Just posted this one yesterday - tons of archived interviews here, but I found this one very helpful.
This is a site on MS pain which I've found invaluable in helping to identify various types of MS pain and recommended resolutions.
I have several feeds in my blog reader that I find useful to skim and keep up with new developments:
Multiple Sclerosis News From Medical News Today
MSIF (Multiple Sclerosis International Federation)
Accelerated Cure Project for Multiple Sclerosis
The Accelerate Cure site also has a lot of interesting info. They are trying to fund research to understand the causes of MS in order make it easier to find a cure (after six years of idiopathic peripheral neuropathy, i.e. we're clueless as to what is causing your problem and there's nothing to be done about it that isn't completely random, this approach really appeals to me). The have what they call "cure map" documents at
where they talk about what is known about MS and genetics, nutrition, pathogens, toxic agents, and trauma, as well as their own research and development of "a large-scale collection of biological samples and data from people with multiple sclerosis, selected other demyelinating diseases, and unaffected controls" for use by researchers (if you live near one of the centers they're associated with you might want to participate in this).
Another worthwhile project (that is easier to participate in because all you have to do is fill out questionnaires) is the North American Research Committee On Multiple Sclerosis (NARCOMS) Project (patient registry) at www.mscare.org/cmsc/CMSC-NARCOMS-Information.html
Also on the Consortium of Multiple Sclerosis Centers website is their MRI for MS protocol which people ask about periodically: www.mscare.org/cmsc/images/pdf/MRIprotocol2003.pdf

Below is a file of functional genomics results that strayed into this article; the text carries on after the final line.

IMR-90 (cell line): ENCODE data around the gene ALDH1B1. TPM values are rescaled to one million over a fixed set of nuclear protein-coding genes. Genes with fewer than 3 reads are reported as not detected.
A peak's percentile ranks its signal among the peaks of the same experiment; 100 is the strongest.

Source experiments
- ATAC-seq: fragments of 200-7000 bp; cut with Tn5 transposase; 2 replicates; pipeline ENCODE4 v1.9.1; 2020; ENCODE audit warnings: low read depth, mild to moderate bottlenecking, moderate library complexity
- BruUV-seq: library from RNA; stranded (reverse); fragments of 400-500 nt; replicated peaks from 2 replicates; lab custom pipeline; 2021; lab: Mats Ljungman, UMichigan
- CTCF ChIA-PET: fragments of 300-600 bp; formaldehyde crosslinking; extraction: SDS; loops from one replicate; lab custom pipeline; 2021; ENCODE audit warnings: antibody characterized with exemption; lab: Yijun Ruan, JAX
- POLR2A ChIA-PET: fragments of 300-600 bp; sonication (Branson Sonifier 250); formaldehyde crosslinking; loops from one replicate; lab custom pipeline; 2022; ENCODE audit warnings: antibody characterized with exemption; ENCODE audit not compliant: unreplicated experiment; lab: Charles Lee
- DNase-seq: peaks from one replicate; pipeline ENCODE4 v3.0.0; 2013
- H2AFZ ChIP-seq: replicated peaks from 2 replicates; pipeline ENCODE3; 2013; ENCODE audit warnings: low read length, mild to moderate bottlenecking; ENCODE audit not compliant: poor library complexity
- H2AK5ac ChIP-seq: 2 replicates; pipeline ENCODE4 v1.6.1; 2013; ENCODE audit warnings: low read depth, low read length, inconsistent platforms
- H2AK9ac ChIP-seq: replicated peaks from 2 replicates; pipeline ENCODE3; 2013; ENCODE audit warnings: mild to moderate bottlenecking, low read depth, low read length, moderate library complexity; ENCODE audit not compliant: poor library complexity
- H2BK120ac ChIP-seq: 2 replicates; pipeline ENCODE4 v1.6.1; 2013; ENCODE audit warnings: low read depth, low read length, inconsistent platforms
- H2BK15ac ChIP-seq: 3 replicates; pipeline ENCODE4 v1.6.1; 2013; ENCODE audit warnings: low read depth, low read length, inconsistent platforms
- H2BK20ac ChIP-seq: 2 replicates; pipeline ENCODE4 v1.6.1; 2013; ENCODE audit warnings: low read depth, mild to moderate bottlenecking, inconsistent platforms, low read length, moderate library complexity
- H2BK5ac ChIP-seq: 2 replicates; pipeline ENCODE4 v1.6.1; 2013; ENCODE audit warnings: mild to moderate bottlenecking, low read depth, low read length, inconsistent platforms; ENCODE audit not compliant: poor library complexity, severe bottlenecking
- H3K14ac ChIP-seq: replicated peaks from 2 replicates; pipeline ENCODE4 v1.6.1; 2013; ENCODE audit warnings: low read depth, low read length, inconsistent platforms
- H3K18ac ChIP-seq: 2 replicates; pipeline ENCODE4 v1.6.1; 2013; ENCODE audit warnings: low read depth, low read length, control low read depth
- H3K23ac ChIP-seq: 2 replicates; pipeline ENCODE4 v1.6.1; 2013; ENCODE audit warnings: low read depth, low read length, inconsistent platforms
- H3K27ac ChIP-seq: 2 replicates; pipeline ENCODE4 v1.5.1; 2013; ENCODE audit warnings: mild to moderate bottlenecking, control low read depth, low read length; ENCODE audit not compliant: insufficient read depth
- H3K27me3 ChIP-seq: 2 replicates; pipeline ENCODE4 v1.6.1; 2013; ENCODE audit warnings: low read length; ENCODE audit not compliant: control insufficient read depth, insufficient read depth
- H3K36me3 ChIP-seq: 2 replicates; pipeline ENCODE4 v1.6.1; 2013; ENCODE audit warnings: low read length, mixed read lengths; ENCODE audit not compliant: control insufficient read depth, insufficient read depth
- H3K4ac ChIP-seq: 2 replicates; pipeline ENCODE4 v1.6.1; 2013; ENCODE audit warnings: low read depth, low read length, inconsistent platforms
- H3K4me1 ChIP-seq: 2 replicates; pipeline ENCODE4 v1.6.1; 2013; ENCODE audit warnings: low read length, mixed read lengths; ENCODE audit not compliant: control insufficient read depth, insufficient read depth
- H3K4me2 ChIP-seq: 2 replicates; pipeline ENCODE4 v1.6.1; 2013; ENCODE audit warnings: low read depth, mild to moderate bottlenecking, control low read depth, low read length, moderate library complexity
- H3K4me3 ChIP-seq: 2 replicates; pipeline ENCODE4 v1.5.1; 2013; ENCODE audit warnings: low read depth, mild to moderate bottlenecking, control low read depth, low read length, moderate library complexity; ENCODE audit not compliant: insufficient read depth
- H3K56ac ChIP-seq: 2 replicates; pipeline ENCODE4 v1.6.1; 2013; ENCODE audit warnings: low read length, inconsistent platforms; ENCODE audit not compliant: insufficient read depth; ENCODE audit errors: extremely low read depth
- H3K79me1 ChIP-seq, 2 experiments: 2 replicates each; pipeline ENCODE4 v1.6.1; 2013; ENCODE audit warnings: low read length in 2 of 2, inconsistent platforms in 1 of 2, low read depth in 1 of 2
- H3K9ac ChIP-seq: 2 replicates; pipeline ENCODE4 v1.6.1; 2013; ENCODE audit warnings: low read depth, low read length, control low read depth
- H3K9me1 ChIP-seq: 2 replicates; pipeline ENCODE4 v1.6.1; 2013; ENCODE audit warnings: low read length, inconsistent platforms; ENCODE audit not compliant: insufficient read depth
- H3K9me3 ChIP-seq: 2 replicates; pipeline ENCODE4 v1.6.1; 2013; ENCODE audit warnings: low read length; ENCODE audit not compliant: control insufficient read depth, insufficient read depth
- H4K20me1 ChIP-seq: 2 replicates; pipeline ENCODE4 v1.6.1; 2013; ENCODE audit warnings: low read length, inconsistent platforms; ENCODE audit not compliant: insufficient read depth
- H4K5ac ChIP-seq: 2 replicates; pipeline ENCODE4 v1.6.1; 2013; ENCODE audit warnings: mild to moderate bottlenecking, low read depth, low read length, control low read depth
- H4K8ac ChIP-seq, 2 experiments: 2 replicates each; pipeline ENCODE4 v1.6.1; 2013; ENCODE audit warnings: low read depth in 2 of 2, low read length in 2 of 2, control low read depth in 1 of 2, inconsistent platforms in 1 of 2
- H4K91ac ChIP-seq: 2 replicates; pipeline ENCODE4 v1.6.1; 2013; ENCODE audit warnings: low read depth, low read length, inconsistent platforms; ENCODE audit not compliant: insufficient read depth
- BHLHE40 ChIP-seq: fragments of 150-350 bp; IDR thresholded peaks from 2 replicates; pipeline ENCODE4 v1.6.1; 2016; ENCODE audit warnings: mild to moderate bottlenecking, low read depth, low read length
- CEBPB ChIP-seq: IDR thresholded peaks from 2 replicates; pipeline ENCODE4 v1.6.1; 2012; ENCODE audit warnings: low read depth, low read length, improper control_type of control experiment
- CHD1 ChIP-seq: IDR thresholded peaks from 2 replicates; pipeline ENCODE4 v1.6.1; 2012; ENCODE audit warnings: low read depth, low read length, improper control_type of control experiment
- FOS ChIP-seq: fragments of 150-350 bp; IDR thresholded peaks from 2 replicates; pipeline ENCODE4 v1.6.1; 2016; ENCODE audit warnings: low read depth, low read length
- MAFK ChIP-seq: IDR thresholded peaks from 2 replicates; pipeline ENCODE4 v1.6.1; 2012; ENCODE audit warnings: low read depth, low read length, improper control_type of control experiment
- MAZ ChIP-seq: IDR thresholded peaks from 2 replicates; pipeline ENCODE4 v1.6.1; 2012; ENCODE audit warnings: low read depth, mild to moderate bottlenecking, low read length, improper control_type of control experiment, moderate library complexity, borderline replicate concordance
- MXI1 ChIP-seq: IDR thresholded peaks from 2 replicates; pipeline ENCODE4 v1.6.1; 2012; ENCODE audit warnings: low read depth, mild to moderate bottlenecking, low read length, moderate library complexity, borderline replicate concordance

Well, that's what I can think of for the moment.
The Consortium of Multiple Sclerosis Centers presents a special Web-based Video Presentation
****Evaluation and Management of Spasticity in Multiple Sclerosis***
www msanswers com
A Canadian website all about MS.
Has an "Ask the Expert" feature as well as E-bulletins you can subscribe to.
blurb from the site:
"In the spring of 2006, the Multiple Sclerosis Society of Canada launched the Ask the Expert web site, located at www.msanswers.ca. This online forum has allowed people with MS, caregivers and others affected by MS to discuss issues of importance and obtain accurate answers to specific MS-related questions from subject experts including leading neurologists, MS nurses, psychiatrists and other related health care professionals totalling over 40 active experts.
Since its launch, the website has received on average 3 questions a day, clearly there is an interest in information that is accurate, up-to-date and targeted to the everyday reader. This website allows people to submit questions electronically in either French or English at their convenience. Questions are submitted anonymously and answered by appropriate experts, a new question and answer is posted to the Ask the Expert website five times a week. Once a question is posted it is then housed in the website’s library which is searchable."